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Tamara Parris's picture

Corporate culture and organizational behavior on safety performance

Our industry expert members, @juditherickson, @jimloud and @daverebbitt shared their knowledge on the effects of corporate culture and organizational behavior on safety performance over a month ago. During the discussion members who attended to submit their questions.

One member asked;

Do organizations define safety professionals as "safety cops" rather than safety leaders?

It would be great to hear your thoughts and experience.

Members, please take a moment to share your comments below.

July 10, 2018 @ 02:59 PM EDT Health & Safety

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1 Answers

Answers

Just as you can’t inspect in quality, you can’t enforce in safety. One of several reasons is that no company would ever hire the vast numbers of personnel necessary to achieve total compliance. Even if a company was willing to provide the necessary enforcement resources the best they could hope to achieve is compliance (just doing enough to get by). This is a very low bar and a roadblock to continuous improvement and safety excellence. Everyone wants compliance but it makes for an uninspiring goal. I’ve found that the most compliant organizations get there as a byproduct out their overall safety effort, not via heavy handed enforcement actions. Enforcement is fundamentally fear based and will never get you the kind of worker engagement needed for genuine and sustainable progress. It is, in fact, an impediment. Deming’s told us this truth nearly 40 years ago but we appear to be slow learners. There is no corresponding role in modern organizations for quality cops, productivity cops, sales cops, etc. We should ask ourselves what makes safety so different. Safety is a staff position - not a line position. As a staff person you have little authority and/or influence over the work or the workers. No matter how much the workers like you personally you don’t hire them, fire them, give them raises or promotions, or assign them tasks. These are all line responsibilities, as is product quality, production, cost control - and most definitely, safety. We shouldn’t act as enablers for line management to abdicate their responsibilities, including enforcement when necessary. It takes the committed actions of the entire organization to achieve safety excellence. We in safety should not try to do all things safety for our employers but rather help everyone at all levels of the organization engage in ongoing safety improvement. If you’re not improving you’re most likely going backwards. We can take a leading role in this effort but we can’t do it for them, and shouldn’t try.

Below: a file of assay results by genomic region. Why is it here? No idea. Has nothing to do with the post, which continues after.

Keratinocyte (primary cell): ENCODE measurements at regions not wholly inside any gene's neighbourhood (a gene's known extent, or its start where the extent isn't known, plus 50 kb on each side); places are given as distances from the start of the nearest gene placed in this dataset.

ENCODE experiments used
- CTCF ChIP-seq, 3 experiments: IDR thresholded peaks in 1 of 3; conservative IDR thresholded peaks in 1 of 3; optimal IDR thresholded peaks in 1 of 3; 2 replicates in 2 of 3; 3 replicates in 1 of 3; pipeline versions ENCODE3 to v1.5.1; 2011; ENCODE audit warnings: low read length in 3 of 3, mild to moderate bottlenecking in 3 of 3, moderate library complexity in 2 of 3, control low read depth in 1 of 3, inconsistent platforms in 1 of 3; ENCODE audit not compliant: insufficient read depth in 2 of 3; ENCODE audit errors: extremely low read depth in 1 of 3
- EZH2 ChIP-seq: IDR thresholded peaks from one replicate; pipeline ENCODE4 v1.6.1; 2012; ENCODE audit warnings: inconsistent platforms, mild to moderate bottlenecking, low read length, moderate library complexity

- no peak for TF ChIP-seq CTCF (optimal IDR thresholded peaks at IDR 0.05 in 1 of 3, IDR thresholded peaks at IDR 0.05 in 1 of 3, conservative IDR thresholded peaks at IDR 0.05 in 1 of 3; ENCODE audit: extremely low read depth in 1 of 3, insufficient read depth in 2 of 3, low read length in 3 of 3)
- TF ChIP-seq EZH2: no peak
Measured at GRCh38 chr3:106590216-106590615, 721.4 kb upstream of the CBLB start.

July 17, 2018 @ 08:05
Jim Loud's picture

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